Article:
Digital Audio Amplification Reaching Critical Mass?
Texas Instruments has also been in the audio news this year with its acquisition of Toccata Technology, developer of the "Equibit" digital audio amplification approach used in products from TacT. At the time of the announcement last March, TI explained that it would be using Toccata's resources to push into the market for "all types of audio equipment, including personal computer speakers, A/V receivers, car stereos, and home theater systems."
TI now appears ready to make good on that promise, announcing this week several new digital audio solutions intended for use by manufacturers building products for the home, car, computer, and portable markets. TI's Niels Anderskouv works with the company's Digital Audio Group, based in Denmark, and says that several major audio manufacturers will be announcing products based on TI's technology as early as spring/summer 2001. In addition, Anderskouv says that TacT will continue to license the Equibit technology for its current and new products.
According to TI, the all-digital audio solution combines the company's newly developed True Digital Audio Amplifier (TDAA) with its digital signal processing (DSP) technology and now preserves the audio signal in a power-efficient digital format from the source to the speaker. TI says that the DSP provides audio filtering and processing, while the company's dedicated Digital Audio Processor performs speaker equalization and correction, tone management, dynamic range compression and expansion, and volume, bass, and treble control.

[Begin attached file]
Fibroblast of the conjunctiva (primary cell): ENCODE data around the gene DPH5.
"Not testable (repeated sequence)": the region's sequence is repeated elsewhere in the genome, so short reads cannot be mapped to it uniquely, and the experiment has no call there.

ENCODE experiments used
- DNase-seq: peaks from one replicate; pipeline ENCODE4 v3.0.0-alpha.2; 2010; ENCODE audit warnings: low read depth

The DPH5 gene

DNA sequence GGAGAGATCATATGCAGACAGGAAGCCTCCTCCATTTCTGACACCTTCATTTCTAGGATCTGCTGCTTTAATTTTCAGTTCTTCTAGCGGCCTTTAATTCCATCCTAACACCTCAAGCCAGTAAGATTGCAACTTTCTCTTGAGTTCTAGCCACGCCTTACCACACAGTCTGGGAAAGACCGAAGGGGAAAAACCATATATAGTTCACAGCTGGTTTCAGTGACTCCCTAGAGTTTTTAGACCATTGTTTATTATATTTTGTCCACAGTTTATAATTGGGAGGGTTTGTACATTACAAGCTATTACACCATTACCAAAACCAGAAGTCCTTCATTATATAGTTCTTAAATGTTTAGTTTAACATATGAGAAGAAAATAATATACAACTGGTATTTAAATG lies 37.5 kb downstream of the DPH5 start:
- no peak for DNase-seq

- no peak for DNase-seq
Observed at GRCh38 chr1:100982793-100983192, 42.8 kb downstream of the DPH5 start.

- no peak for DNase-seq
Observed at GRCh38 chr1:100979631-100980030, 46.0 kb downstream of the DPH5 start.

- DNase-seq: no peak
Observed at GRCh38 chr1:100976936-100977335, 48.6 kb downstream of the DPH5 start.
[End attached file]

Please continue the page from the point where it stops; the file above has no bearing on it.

The new TDAA chipset family is based on the Equibit technology from Toccata, and consists of a TAS5000 pulse-width modulator (PWM) and two TAS5100 H-bridges. TI says that the TAS5000 digital modulator takes I2S, 44.1 to 96kHz and 16- to 24-bit datastreams and processes the incoming Pulse Code Modulation (PCM) data into PWM digital data. The TAS5100 digital power stage is fed by the digital PWM signal directly from the TAS5000 and converts this signal into the desired digital power level at the speaker terminals. TI says that the conversion into an analog signal either takes place in the speaker's voice-coil itself or is done by a simple LC filter.
Anderskouv points out that TI has also been heavily involved with developing the IEEE-1394 (aka FireWire) standard for distributing digital data and sees great opportunity in applying the new TDAA technologies in 1394-based systems. Anderskouv adds that 95% of automobile manufacturers will soon be using 1394 for running digital signals around cars, and that TI's TDAA process is perfectly suited for this application.
As for the high-end digital audio future, Anderskouv hints that TDAA products capable of handling 192kHz/24-bit streams are on the horizon, and that TI is also looking at accommodating Sony's DSD format (currently used for SACD). Clearly TI is trying to bridge as many format gaps as possible—Anderskouv added that "TI's all-digital audio solution establishes a new paradigm in audio reproduction by transferring the high-fidelity experiences of high-end audio systems into the mass market. Recognizing the value and potential of this technology for its customers, TI has realigned its business to have a dedicated focus on the home and PC audio markets."